Sunday, May 28, 2017

Upward and Onward

They still didn’t get it. Even after all this time. Even though Jesus had been with them for years. Even though Jesus had taught them and trained them and showed them the way. Even though Jesus had been raised from the dead. Even though Jesus was resurrected from the grave and spent another 40 days giving them instructions. Despite ALL that Christ had done, the disciples still did not understand. They did not understand  – or perhaps they just refused to accept – that “their political aspirations were not Jesus’ primary agenda.”[i] Being a national hero was not Jesus’ primary goal. Jesus came to do God’s work. He came to fulfill God’s purposes. (Luke 24:44-48)

And the disciples were cool with that. In fact, they were totally on board with that plan. Jesus was the Savior that God had promised. “Excellent! We’re with you, brother. Just like Moses, you have come to rescue our people. You are going to overthrow the evil powers that rule over us, and you are going to be the new king of Israel. Sounds great! We thought you were going to take over the throne when you rode into Jerusalem on the donkey. Kind of surprised us when you got arrested instead. And it sure looked hopeless when they hung you on a cross. But, hey, you are with us now! And you’re talking again about the coming of the kingdom. Sounds great! When is it going to happen? When are you going to take over? When are you going to restore Israel to greatness? When will we be the ones with the power?”

Jesus told them bluntly, “That is not your concern. It is not for you to know WHEN God’s kingdom will be established on earth. That is God’s business. You’ve got your own business to tend to.”

The people of Israel had always been a bit narrow-minded. They forgot that God’s promise to Abram was that all people would be blessed through Abram. He would be blessed so that he could bless others. (Genesis 12) And Isaiah had told them that the temple of Israel was supposed to be a temple for ALL nations (2:2).  “[The people of Israel] were passionate about being God’s people in God’s land but often neglected God’s mission and justice.”[ii]

No more, Jesus said. “You are going to receive power all right. The power you will receive is the Holy Spirit. And when you are filled with the Spirit of God, you will be my witnesses in Jerusalem, and all over Judea and Samaria…. In fact, you will be telling people about me all the way to the ends of the earth.”

And then he was gone. Jesus gave his followers a glorious vision of the future, and told them to get to work. And then he was lifted up into the heavens. And the disciples just stood there with their mouths hanging open. Ironically, many Christians today spend all their time looking up to heaven, waiting for Christ’s return. But the message of the angels is clear: Why are you standing there gazing up into sky? Look out at the world. There’s a LOT of work to be done!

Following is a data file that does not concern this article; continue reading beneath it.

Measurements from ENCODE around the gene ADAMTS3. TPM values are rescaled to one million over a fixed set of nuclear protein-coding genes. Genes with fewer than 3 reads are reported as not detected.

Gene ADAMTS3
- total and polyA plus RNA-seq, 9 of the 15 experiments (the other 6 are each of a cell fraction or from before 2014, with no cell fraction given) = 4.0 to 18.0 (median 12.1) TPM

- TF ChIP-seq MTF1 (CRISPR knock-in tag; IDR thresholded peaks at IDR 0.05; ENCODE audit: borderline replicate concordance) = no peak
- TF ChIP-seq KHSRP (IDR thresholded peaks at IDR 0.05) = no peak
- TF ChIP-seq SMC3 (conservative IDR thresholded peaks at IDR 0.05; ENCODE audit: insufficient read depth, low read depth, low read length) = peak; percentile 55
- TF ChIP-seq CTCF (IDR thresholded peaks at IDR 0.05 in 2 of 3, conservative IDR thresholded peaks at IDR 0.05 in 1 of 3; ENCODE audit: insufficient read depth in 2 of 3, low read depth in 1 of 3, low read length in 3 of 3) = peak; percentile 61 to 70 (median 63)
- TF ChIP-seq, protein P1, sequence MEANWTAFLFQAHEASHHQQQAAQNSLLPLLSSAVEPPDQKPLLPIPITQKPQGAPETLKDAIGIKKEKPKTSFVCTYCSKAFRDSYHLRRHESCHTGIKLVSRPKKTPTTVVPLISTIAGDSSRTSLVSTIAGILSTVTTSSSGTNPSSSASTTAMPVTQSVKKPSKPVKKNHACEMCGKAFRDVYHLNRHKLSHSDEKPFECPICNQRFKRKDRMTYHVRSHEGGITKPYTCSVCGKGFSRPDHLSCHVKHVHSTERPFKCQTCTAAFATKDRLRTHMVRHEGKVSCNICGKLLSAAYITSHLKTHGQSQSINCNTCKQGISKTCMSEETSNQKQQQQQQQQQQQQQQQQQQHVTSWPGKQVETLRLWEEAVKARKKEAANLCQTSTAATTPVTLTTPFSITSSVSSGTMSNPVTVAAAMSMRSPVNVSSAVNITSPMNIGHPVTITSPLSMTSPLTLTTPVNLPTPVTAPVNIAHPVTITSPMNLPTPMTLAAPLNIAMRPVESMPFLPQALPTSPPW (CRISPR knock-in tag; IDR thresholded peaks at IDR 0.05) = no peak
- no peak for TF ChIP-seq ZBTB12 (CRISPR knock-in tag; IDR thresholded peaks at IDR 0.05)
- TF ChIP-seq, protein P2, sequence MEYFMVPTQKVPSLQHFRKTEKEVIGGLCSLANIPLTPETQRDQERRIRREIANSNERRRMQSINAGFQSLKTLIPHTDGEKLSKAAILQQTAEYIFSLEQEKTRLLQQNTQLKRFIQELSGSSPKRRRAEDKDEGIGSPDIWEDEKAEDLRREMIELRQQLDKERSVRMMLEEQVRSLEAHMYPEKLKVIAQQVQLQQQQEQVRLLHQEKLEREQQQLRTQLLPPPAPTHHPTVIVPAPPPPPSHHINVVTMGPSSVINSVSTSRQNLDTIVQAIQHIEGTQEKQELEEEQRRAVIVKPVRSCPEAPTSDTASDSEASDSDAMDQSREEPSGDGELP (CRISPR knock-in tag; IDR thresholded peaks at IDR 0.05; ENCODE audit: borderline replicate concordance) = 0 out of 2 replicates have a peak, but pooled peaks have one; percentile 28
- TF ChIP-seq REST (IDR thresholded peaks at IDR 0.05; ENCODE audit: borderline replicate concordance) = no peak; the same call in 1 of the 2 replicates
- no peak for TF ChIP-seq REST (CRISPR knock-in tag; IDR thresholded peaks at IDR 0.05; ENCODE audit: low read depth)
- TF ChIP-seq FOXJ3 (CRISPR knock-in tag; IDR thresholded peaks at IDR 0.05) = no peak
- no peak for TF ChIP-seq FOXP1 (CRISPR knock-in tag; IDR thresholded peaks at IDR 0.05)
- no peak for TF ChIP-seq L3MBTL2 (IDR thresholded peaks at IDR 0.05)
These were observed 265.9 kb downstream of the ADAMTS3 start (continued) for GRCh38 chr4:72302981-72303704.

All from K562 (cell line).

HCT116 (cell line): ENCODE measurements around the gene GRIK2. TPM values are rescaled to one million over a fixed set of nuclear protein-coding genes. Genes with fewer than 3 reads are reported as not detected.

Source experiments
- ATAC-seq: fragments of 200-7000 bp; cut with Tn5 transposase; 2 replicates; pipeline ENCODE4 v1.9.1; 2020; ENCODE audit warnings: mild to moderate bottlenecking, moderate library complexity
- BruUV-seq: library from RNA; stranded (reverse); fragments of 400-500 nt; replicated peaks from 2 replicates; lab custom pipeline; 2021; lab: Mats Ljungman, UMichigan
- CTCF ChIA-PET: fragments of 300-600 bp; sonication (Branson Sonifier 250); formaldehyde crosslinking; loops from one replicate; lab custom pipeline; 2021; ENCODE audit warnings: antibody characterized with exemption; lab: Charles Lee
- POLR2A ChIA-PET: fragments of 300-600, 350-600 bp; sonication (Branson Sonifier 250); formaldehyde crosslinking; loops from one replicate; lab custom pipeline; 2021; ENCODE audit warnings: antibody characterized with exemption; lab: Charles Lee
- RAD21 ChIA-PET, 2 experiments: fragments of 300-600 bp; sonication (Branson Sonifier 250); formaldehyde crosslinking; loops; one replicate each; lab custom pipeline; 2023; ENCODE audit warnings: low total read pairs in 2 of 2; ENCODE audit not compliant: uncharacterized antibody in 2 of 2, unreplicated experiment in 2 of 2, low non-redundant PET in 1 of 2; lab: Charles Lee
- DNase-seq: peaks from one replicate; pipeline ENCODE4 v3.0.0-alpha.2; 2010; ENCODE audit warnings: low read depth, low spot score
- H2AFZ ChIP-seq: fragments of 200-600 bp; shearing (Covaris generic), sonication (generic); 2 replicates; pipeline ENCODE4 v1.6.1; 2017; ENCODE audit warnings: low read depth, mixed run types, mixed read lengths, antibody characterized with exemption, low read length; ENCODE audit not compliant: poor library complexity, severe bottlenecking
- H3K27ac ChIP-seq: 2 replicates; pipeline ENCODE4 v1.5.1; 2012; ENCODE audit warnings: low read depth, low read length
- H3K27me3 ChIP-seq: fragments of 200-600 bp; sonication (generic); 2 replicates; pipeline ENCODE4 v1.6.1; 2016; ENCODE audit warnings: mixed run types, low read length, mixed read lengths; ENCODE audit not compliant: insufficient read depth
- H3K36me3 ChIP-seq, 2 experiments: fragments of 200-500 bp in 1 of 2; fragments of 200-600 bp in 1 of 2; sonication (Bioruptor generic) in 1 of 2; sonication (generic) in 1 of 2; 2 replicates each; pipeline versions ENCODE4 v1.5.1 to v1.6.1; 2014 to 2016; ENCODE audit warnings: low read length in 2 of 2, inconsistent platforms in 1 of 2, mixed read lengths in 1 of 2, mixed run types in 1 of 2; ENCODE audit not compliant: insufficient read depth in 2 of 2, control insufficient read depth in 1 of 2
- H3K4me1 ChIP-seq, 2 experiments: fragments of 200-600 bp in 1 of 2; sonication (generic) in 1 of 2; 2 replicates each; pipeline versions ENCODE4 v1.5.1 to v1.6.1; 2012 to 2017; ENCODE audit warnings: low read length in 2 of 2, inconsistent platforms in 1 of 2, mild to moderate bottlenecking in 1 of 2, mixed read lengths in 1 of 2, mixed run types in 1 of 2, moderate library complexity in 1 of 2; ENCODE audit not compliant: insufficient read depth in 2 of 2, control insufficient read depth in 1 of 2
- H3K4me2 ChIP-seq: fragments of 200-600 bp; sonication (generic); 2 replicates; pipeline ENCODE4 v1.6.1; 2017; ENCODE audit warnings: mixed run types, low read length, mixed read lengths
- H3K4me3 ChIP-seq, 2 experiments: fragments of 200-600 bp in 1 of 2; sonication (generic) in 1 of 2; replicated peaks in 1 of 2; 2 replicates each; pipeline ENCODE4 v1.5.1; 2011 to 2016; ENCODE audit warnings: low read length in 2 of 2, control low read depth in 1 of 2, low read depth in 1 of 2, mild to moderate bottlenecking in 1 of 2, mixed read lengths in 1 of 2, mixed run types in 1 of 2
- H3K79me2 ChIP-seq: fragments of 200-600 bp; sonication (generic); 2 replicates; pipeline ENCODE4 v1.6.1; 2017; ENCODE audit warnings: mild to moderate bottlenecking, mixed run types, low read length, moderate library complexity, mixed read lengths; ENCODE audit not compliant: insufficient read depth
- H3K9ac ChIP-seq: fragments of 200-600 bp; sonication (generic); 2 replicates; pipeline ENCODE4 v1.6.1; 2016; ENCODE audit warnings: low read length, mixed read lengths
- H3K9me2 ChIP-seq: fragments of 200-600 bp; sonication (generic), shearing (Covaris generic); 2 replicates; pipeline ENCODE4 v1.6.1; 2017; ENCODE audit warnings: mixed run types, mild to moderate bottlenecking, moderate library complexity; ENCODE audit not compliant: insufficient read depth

According to a recent article by the Associated Press, Memphis is one of the poorest big cities in the United States and one of the most violent. Last year, 228 homicides were reported, and, so far this year, there have been another 84 killings. In fact, the overall crime rate in Memphis is 7 percent higher this year than last, but the number of police officers has dropped.[iii]

Clearly, there is still a lot of kingdom building work to be done right here in Memphis. But where do we begin? How do you figure out what God is calling you to do next?

The first step is prayer. Before you do anything else, take time to pray. What else can you do when your leader is taken up into heaven right before your very eyes? What else can you do when the bottom falls out of your world? What can any of us do when our foundational relationships disappear? Or when the wind and waves blow our lives away in an instant? “Before Christ’s followers could advance they would have to retreat, to an upper room, for prayer and empowerment.”[iv]

They say there is a shrine in the French Pyrenees where people go to pray for healing. A war veteran who had lost a leg appeared at the shrine sometime after World War II. As he hobbled his way alone the street to the shrine, someone said, “Look at that silly man! Does he think God is going to give him back his leg?” The young man overheard the remark and turned toward the speaker and said, “Of course I do not expect God to give me back my leg. I am going to pray to God to help me live without it!”[v]

The veteran knew that he needed to spend time in prayer, gaining strength and insight, before going on to face this new stage of his life. The disciples also needed to spend time in prayer before going on to face a new stage in their lives. But that time of prayer would soon be followed by action. Disciples of Jesus Christ do not stand around, gazing at the sky, hoping that God will come and deliver them from their circumstances. Instead, they pray for guidance and power and then they go forth, full of the Spirit, to do God’s work.